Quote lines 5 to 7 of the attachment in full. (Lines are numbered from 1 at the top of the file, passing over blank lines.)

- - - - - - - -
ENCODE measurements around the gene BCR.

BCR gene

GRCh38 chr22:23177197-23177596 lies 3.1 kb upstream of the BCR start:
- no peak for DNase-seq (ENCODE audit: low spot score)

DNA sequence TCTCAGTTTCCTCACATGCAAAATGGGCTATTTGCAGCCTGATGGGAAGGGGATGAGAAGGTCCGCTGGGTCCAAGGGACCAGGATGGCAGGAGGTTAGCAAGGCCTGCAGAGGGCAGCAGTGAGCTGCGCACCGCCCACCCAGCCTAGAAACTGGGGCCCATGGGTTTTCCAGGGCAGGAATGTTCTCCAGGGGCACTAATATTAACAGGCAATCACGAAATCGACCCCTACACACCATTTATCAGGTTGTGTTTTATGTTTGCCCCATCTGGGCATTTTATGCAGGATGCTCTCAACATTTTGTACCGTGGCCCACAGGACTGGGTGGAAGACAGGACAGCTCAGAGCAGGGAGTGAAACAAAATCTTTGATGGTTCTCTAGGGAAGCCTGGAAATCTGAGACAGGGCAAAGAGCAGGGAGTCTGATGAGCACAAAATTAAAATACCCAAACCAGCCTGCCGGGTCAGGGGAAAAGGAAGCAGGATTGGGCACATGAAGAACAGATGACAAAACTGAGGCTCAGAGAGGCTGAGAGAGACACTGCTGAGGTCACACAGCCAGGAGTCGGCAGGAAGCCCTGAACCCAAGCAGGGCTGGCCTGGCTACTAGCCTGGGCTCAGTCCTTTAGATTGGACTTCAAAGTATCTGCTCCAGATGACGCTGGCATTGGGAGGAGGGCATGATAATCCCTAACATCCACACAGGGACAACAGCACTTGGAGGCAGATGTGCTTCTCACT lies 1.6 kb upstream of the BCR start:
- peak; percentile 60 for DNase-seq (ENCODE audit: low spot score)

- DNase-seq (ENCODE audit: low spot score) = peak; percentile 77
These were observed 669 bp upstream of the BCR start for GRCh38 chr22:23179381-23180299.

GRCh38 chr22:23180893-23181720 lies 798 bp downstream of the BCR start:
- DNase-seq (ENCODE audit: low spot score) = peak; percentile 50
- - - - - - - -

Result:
DNA sequence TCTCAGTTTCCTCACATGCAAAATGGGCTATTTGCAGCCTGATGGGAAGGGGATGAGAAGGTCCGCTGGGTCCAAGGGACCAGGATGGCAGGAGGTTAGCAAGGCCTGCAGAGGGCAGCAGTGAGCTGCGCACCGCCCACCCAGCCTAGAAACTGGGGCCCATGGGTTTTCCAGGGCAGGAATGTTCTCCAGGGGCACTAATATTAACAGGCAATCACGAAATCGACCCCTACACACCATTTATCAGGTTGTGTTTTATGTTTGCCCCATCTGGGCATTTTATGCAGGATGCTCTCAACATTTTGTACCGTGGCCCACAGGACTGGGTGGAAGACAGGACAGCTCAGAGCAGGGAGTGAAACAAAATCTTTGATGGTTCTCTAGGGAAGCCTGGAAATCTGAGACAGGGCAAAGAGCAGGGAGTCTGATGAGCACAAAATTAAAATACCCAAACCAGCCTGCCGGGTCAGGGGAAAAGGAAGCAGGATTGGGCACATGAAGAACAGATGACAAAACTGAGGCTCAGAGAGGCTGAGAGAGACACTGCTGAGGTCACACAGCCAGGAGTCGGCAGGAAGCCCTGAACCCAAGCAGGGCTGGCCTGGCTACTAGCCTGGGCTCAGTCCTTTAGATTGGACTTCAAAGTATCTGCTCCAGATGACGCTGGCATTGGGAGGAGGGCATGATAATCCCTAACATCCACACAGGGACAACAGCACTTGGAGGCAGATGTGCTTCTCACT lies 1.6 kb upstream of the BCR start:
- peak; percentile 60 for DNase-seq (ENCODE audit: low spot score)

- DNase-seq (ENCODE audit: low spot score) = peak; percentile 77